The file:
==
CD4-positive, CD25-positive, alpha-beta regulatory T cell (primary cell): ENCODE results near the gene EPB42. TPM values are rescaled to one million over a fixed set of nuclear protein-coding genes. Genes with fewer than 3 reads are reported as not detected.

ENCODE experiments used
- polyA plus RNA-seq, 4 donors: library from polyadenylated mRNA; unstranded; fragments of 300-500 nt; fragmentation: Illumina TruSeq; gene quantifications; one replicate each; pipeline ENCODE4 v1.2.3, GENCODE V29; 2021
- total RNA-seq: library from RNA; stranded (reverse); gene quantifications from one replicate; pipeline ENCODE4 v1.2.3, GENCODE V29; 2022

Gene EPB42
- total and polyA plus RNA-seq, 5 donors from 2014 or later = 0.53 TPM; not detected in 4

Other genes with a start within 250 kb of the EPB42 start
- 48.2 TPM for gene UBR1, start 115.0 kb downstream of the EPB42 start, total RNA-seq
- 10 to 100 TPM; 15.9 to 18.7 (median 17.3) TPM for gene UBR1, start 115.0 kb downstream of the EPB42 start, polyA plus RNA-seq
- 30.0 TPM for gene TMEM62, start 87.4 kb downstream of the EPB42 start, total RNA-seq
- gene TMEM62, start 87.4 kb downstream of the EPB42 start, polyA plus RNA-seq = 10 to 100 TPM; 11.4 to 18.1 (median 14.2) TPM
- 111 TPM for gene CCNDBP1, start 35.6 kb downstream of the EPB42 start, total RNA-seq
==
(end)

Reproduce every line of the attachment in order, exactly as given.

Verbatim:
CD4-positive, CD25-positive, alpha-beta regulatory T cell (primary cell): ENCODE results near the gene EPB42. TPM values are rescaled to one million over a fixed set of nuclear protein-coding genes. Genes with fewer than 3 reads are reported as not detected.

ENCODE experiments used
- polyA plus RNA-seq, 4 donors: library from polyadenylated mRNA; unstranded; fragments of 300-500 nt; fragmentation: Illumina TruSeq; gene quantifications; one replicate each; pipeline ENCODE4 v1.2.3, GENCODE V29; 2021
- total RNA-seq: library from RNA; stranded (reverse); gene quantifications from one replicate; pipeline ENCODE4 v1.2.3, GENCODE V29; 2022

Gene EPB42
- total and polyA plus RNA-seq, 5 donors from 2014 or later = 0.53 TPM; not detected in 4

Other genes with a start within 250 kb of the EPB42 start
- 48.2 TPM for gene UBR1, start 115.0 kb downstream of the EPB42 start, total RNA-seq
- 10 to 100 TPM; 15.9 to 18.7 (median 17.3) TPM for gene UBR1, start 115.0 kb downstream of the EPB42 start, polyA plus RNA-seq
- 30.0 TPM for gene TMEM62, start 87.4 kb downstream of the EPB42 start, total RNA-seq
- gene TMEM62, start 87.4 kb downstream of the EPB42 start, polyA plus RNA-seq = 10 to 100 TPM; 11.4 to 18.1 (median 14.2) TPM
- 111 TPM for gene CCNDBP1, start 35.6 kb downstream of the EPB42 start, total RNA-seq